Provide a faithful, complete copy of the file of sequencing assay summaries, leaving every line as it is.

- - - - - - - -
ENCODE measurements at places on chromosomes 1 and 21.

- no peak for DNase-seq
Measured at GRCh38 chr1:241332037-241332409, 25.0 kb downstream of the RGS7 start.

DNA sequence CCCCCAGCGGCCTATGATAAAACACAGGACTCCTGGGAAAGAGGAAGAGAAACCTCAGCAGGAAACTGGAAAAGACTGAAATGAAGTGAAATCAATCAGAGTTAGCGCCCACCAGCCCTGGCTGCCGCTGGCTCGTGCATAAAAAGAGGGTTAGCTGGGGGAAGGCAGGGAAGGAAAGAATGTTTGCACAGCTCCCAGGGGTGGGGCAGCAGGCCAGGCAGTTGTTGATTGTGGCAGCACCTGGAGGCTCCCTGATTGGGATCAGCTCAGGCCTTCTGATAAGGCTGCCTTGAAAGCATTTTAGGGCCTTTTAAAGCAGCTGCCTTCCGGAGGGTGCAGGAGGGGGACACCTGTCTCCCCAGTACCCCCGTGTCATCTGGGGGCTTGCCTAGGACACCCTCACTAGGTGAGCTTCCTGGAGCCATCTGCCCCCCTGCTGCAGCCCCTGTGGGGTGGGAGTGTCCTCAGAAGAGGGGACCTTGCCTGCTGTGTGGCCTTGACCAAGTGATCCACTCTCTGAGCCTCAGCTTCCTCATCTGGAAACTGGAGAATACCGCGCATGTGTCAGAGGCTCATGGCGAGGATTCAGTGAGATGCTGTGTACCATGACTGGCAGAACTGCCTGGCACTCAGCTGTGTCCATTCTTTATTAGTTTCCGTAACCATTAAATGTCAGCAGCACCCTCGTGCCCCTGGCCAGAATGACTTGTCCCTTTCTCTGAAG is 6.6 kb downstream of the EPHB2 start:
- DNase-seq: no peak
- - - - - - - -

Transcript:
ENCODE measurements at places on chromosomes 1 and 21.

- no peak for DNase-seq
Measured at GRCh38 chr1:241332037-241332409, 25.0 kb downstream of the RGS7 start.

DNA sequence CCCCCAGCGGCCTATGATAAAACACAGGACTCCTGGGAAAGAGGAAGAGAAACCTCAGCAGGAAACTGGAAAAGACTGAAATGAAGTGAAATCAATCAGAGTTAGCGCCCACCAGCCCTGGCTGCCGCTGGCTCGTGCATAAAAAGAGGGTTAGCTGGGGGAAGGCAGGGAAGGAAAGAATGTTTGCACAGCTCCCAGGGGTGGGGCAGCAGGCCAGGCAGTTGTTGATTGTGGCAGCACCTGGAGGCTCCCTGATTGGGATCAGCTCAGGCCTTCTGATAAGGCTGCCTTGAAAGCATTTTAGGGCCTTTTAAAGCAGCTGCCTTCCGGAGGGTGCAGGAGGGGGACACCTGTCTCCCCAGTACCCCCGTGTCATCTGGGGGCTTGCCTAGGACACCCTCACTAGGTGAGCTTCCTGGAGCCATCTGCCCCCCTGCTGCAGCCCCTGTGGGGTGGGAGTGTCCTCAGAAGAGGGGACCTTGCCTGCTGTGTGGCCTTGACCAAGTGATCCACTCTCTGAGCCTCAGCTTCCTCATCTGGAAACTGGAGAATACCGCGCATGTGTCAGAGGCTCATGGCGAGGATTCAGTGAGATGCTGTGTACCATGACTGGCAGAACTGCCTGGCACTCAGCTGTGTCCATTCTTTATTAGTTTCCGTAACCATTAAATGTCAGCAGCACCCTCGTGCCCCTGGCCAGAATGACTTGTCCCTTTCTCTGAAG is 6.6 kb downstream of the EPHB2 start:
- DNase-seq: no peak